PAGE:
BLOOMINGTON -- Baseball history left Indiana Hoosiers wanting more.
So bring on Florida State. Bring on this weekend's Super Regional that could lead to a College World Series that could lead to …
Hold that thought.
Sunday night's 6-1 NCAA Regional victory over Austin Peay pushed the Hoosiers into uncharted territory, but not unbridled celebration.
That is not their way. Too much unfinished business remains.
“The word that comes to mind is progress,” IU coach Tracy Smith said. “I'm pleased with every step we take. We're making history for Indiana baseball. It's fun. It's a memorable evening.
“But if you'd seen the demeanor of this team, you didn't see a dog pile at the end. It wasn't because the coaches said no dog pile. It was because these guys believe they have a lot of baseball left to play.
“I like our mentality. Austin Peay was a challenge for us. Our guys lived up to the challenge. We're proud, but we're not finished.”
Pride included going 3-0 in the regional. That's two more NCAA tourney victories than the Hoosiers had generated in the program's previous 100-plus-year history.
IU (46-14) will head to Florida this weekend for the Super Regional. Seventh-seed Florida State (47-13) earned the hosting opportunity -- it's a best-out-of-three-game format -- by winning its regional title Sunday night. The Seminoles also went 3-0 in their regional.
The series will start either Friday or Saturday. That will be determined after tonight's regional games.
Regional victory came in front of a record crowd of 3,214 at Bart Kaufman Field. It came from Will Coursen-Carr pitching beyond his freshman youth – again.
It came from center fielder Justin Cureton's Sportscenter highlight catch, from catcher Kyle Schwarber's 17th home run, a first-inning shot that gave IU a lead it never lost, from closer Ryan Halstead squashing Austin Peay comeback hopes with shutdown ruthlessness.
Coursen-Carr handled his NCAA tourney moment in solid fashion, just as he had a week earlier in pitching IU to a Big Ten tourney title. The former South Side standout wasn't Nolan Ryan dominant, but he didn't have to be. Not with Cureton playing like the second coming of Willie Mays to save three runs. Not with an unorthodox 1-4-3 double play after Coursen-Carr caught a line drive up the middle.
Smith kept Coursen-Carr on track with a few mound visits before pulling him with one out in the sixth and the bases loaded. Coursen-Carr allowed five hits and one run. He struck out three and walked four while improving his record to 4-0.
“I don't think I was as sharp as I could have been,” Coursen-Carr said. “I felt I had a ton of walks. I was grinding out every pitch.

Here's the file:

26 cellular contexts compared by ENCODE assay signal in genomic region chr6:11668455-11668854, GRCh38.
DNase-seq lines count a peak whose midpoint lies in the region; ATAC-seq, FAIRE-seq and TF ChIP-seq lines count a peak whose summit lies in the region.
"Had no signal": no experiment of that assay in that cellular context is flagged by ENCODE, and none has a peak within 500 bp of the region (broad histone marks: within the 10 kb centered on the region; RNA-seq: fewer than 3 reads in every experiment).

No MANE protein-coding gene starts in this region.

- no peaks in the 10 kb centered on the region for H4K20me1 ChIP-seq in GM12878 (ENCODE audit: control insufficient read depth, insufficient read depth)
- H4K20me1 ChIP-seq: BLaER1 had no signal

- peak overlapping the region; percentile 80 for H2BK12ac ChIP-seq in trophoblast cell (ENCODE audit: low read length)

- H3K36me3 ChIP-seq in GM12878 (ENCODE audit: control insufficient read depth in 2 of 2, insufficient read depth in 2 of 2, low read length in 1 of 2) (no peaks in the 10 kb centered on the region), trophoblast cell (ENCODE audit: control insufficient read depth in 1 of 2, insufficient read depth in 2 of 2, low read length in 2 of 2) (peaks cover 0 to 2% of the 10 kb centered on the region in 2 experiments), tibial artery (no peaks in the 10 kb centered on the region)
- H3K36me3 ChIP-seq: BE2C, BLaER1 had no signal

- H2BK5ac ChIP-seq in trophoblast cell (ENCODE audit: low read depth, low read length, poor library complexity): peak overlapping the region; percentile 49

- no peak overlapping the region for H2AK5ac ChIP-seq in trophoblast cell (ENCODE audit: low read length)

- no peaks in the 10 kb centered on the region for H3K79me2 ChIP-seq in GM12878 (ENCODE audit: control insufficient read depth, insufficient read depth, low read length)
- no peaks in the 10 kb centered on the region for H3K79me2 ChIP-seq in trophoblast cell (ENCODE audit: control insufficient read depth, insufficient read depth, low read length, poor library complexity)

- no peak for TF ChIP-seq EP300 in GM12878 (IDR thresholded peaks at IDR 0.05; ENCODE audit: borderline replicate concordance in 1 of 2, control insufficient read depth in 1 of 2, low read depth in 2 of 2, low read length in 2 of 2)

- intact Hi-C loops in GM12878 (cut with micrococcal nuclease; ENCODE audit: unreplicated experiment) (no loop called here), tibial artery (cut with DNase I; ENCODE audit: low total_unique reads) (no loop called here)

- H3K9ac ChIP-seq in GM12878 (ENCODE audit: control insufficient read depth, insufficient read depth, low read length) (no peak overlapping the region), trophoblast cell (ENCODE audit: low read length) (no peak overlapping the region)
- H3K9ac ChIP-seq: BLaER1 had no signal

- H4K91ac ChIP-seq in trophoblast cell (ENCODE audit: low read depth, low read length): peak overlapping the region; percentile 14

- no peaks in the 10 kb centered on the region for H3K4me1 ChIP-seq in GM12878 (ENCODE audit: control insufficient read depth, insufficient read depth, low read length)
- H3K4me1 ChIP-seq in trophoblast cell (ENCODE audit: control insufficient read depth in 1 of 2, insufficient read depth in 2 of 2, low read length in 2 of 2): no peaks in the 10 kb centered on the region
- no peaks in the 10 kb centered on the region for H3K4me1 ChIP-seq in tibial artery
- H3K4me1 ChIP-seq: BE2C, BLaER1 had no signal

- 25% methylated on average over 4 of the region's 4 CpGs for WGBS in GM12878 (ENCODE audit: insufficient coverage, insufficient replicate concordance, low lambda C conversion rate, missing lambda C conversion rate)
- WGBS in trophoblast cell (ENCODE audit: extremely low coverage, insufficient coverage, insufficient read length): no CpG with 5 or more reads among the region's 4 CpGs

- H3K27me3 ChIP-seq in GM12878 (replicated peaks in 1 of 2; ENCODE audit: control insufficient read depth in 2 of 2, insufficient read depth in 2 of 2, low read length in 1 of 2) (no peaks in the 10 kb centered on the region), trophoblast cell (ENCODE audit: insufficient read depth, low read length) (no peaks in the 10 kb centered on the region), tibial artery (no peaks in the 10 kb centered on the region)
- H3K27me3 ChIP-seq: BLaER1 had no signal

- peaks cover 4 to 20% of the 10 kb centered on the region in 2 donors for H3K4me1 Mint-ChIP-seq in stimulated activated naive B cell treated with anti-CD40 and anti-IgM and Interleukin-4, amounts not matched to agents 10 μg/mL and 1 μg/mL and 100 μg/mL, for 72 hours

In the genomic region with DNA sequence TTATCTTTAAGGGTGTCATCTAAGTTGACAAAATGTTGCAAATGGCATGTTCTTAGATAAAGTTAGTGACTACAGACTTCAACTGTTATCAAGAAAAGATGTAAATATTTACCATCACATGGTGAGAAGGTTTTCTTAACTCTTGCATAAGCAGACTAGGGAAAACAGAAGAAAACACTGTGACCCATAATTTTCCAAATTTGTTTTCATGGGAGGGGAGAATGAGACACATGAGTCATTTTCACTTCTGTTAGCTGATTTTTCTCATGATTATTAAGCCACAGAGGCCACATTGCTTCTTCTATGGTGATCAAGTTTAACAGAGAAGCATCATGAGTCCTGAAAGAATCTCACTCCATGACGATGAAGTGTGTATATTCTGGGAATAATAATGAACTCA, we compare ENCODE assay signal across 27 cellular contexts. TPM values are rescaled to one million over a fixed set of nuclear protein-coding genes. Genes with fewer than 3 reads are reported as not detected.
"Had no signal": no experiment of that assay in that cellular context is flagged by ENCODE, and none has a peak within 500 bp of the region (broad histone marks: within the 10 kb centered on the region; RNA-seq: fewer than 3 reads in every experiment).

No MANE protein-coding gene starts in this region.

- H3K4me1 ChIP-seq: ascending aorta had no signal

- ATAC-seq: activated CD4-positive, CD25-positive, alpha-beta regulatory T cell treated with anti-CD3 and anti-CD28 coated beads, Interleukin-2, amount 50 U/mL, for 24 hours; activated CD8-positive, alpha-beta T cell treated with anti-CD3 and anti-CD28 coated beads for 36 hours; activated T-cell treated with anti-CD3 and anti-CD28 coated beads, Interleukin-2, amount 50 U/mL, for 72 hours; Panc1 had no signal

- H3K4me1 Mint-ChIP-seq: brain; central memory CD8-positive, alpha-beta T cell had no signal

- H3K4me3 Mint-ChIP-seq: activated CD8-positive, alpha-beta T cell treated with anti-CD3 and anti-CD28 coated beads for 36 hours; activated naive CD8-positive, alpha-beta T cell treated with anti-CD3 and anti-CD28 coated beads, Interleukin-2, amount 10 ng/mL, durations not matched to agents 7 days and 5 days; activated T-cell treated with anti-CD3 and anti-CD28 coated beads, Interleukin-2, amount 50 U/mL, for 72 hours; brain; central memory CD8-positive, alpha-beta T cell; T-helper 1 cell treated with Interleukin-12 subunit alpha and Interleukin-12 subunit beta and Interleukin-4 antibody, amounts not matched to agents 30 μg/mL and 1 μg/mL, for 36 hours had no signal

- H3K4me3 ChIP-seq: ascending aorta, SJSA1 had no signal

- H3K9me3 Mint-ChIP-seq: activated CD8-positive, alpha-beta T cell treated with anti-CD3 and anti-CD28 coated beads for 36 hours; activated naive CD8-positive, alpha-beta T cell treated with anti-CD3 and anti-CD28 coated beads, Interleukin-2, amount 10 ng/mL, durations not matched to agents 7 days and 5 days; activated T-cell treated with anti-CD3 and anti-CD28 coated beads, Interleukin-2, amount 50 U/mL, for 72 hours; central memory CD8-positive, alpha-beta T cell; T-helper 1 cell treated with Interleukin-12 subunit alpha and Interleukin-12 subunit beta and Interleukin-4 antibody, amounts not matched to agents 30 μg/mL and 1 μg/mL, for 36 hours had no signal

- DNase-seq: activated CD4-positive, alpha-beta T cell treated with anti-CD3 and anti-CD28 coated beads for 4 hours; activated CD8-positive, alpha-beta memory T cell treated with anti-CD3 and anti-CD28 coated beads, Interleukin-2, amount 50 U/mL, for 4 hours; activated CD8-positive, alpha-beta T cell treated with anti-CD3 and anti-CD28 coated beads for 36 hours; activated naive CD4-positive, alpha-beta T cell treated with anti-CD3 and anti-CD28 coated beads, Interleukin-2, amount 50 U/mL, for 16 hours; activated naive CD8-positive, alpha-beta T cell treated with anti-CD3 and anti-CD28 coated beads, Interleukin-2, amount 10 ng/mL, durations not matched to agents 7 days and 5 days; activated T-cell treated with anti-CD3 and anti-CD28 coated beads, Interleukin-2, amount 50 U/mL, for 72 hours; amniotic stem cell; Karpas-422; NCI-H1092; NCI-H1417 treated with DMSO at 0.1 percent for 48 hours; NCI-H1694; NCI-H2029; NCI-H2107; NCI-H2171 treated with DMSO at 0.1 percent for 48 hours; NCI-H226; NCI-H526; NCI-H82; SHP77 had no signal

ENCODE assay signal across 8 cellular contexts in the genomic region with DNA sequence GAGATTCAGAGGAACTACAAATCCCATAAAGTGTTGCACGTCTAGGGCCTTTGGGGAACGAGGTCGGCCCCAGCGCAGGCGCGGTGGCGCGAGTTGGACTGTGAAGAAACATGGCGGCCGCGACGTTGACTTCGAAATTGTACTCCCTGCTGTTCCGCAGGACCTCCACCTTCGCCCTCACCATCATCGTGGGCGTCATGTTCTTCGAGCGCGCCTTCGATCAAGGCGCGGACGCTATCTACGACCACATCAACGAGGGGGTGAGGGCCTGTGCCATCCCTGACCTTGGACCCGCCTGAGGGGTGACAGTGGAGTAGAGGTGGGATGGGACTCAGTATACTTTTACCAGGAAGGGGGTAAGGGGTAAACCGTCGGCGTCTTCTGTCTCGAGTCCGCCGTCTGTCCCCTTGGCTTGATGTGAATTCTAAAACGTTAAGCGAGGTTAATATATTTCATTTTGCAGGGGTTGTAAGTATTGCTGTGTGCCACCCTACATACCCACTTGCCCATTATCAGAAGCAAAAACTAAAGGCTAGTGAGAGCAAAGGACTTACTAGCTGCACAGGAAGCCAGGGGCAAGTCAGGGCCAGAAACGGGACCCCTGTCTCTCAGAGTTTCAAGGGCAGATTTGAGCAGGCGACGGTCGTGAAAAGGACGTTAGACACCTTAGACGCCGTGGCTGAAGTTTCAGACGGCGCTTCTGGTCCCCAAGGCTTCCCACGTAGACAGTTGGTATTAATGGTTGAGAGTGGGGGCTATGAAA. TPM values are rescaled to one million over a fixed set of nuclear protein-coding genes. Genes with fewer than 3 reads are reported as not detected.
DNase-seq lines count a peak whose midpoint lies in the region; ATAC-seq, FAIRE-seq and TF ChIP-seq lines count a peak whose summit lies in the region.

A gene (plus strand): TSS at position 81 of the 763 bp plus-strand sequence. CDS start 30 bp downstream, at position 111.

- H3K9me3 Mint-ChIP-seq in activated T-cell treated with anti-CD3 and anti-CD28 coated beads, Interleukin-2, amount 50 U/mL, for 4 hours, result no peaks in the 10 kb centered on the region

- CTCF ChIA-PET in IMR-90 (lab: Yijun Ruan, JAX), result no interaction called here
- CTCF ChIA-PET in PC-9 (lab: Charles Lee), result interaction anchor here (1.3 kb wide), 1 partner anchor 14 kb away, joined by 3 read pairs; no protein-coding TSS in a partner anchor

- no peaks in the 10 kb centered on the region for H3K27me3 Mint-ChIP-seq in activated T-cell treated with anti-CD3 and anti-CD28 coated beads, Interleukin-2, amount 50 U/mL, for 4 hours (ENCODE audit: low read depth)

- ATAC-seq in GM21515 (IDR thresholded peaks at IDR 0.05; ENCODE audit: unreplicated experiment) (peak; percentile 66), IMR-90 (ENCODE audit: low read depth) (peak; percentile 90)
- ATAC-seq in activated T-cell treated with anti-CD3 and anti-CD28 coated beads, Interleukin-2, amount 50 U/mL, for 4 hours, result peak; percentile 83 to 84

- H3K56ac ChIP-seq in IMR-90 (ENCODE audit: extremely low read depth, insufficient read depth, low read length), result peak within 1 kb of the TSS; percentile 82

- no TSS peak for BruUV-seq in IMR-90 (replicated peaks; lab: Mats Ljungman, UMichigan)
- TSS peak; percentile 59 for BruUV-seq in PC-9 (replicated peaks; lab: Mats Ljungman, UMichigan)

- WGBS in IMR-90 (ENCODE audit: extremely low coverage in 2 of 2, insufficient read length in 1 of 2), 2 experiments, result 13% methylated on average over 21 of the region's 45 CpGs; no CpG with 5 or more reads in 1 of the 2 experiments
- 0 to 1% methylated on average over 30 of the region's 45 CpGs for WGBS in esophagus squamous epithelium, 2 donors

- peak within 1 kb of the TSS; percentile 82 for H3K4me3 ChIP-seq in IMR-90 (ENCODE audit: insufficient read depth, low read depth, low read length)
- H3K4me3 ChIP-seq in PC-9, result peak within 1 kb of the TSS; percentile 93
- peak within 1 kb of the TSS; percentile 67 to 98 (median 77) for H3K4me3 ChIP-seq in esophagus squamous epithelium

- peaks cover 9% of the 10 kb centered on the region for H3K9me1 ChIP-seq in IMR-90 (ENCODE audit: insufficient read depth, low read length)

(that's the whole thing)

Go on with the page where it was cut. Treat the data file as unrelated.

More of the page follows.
“There has been a progress in getting my confidence up. I knew I could get the job done.”
So did Smith, who started Coursen-Carr ahead of veteran Kyle Hart.
“He's the best pitcher people haven't seen,” Smith said, a reference to the fact Coursen-Carr pitched just a third of an inning in Big Ten regular season play. “We knew he was good. I sure some heads were scratching about starting him over Kyle Hart. We felt Will has been as good as anybody we've had as of late. He wasn't sharp, but that's why he's so good. He doesn't have his best stuff and still gets people out.”
Cureton got the biggest out in the second inning. He climbed the center field fence to rob P.J. Torres of a three-run homer, then threw back to the infield in time to double up Cody Hudson at first base and end the inning.
“I had a good bead on the ball and just made the play,” Cureton said. “I let my athleticism take over out there.”
It was a game changer, Austin Peay coach Gary McClure said.
“It was going to be a home run. The wind knocked it down a little bit, but the guy (Cureton) came out of nowhere. It was an unbelievable catch. He saved the game for them. It didn't matter what he did the rest of the game he'd done his job. That's what speed does for you. He plays a great center field. It ripped our hearts out and was a huge plus for them.”
Added Coursen-Carr: “It was an unbelievable play by Justin. I was sure it was gone. He made the play.”
The Hoosiers rocked Austin Peay starter Kevin Corey right away. Schwarber homered for a 1-0 lead. Shortstop Michael Basil and left fielder Casey Smith followed with run-scoring singles to make it 3-0.
That was enough for McClure to replace Corey to start the second inning with Casey Delgado, who had been rocked by the Hoosiers the previous night. He lasted 3 2/3 innings and gave up just one run.
IU added a run in the bottom of the fifth on third baseman Dustin DeMuth's run-scoring double for a 4-0 lead.
Austin Peay got a sixth- inning run. IU countered with two sixth-inning runs off an error by Governors shortstop Reed Harper.
The Governors (47-15), who won 17 of their final 19 games, with both losses to IU, were finished.
IU had six players on the all-tournament team: Schwarber, Travis, second baseman Chad Clark, Cureton, left fielder Casey Smith and designated hitter Scott Donley. Travis was named tourney MVP.